Visitors to hotels sometimes grumble about the quality of the beds in their rooms. Mattresses are too hard, or maybe too soft. Pillows are too bouncy, or too flat. Fitted sheets won’t stay put.
Perhaps surprisingly, some aspects of snoozing became an official topic of discussion in the Smokies even before the park was officially chartered. The park was approved by Congress and the president in 1926, but years of work would follow before the charter was granted in 1934 and President Franklin D. Roosevelt dedicated the park in 1940.
|Great Smoky Mountains National Park's first superintendent, J. Ross Eakin. Photo courtesy of Open Parks Network.|
With the park still very much a work in progress, J. Ross Eakin was assigned to the Smokies as the park’s first superintendent in January 1931. He would remain in that office through March 1945, but it’s likely that his harder years were the early ones, a time when park lands were in transition from ownership by farmers, families, and timber companies to the oversight of the federal Department of the Interior. The changes were dramatic and drastic.
Eakin dealt with matters large and small, and letters crossed his desk both from park supporters and from those who would attempt to disrupt the park growth process at every turn. The issues tied to the development of the first big national park in the Southeast were many. Some could be settled by a letter or phone call; others would plague park officials for years.
|LeConte Lodge, circa 1937. Photo by Jack Huff, courtesy Open Parks Network.|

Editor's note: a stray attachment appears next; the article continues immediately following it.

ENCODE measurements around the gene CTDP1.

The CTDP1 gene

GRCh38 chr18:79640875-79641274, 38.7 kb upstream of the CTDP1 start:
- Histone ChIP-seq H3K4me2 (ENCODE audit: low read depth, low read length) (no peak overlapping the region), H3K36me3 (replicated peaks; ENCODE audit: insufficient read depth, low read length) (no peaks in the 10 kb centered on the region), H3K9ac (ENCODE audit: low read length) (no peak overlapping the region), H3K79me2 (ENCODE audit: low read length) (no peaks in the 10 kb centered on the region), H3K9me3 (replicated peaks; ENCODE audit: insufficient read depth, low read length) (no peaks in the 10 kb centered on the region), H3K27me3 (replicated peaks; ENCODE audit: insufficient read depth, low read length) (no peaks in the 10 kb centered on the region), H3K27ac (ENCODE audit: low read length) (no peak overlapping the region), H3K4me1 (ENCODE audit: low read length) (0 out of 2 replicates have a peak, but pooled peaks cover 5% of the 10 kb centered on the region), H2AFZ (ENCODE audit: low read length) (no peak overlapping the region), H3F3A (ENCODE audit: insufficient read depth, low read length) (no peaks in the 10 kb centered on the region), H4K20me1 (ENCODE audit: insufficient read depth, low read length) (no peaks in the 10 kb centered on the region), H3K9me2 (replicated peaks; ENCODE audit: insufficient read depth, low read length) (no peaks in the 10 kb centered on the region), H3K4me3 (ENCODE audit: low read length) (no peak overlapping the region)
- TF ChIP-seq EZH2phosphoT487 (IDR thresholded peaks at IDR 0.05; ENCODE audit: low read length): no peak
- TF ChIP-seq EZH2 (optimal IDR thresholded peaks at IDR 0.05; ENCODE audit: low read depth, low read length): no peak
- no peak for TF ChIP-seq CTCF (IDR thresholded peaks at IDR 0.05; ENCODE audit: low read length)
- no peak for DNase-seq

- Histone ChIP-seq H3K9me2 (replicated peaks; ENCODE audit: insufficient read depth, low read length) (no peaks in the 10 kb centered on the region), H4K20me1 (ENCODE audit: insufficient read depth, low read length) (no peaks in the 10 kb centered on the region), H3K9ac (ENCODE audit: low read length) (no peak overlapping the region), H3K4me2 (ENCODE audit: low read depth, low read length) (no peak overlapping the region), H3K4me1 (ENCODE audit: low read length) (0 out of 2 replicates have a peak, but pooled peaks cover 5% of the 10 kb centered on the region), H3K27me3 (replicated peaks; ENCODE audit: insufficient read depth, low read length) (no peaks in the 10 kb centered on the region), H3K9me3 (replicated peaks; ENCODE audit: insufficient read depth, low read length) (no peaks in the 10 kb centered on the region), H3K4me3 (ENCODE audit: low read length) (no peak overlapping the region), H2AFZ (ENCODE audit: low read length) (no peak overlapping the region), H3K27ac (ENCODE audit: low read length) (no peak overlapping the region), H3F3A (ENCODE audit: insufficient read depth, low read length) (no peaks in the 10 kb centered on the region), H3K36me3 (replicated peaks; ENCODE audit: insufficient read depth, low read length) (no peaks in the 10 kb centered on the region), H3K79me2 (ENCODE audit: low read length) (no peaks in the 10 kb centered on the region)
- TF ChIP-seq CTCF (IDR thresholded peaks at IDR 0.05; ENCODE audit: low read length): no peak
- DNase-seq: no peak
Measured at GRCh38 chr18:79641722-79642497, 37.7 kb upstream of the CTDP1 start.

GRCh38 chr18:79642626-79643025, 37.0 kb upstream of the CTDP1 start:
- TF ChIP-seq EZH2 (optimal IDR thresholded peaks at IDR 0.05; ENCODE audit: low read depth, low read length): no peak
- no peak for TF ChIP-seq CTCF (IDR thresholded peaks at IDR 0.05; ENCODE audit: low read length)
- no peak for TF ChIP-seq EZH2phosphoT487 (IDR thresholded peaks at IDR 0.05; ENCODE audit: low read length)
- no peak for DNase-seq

Barely a year into his long tenure in the Smokies, Eakin received a letter from Jack Huff, who managed business at LeConte Lodge atop Mount Le Conte both before and after the park’s designation. Huff, a hotelier in Gatlinburg who became a combination entrepreneur/rambling man in and around the Smokies, often had questions for park officials about the lodge, then still quite primitive, and how it would operate under park regulations.
In his January 27, 1932, letter to Eakin, Huff passed along information relating to the comfort of his overnight guests (Huff’s unique approach to spelling is retained here): “I have found out that there has been another wind starm on Le Conte that blew done something in the naberhood of seventy five trees around near the camp. I think if it is all right with you I can use balsam boughs for beds another year. I can use the Balsam from the turned up trees.”
Even in the park’s early years, there was concern for the forests that brimmed with life and ultimately would attract millions of visitors per year. The fact that timber companies had wiped out much of the land’s old-growth trees made those that remained that much more important.
Eakin, in perhaps one of his easier decisions, responded to Huff quickly. “It will be quite all right for you to use balsam boughs from down timber but we must be sure that no more boughs are taken from standing trees,” he wrote.
Eventually, the lodge atop Le Conte would become one of the Smokies’ favorite destinations, and its beds, while still not in the realm of luxury, would become something more than tree limbs.
Mike Hembree is a veteran journalist and the author of 14 books. He has visited 26 national parks and hopes to add many more to that list.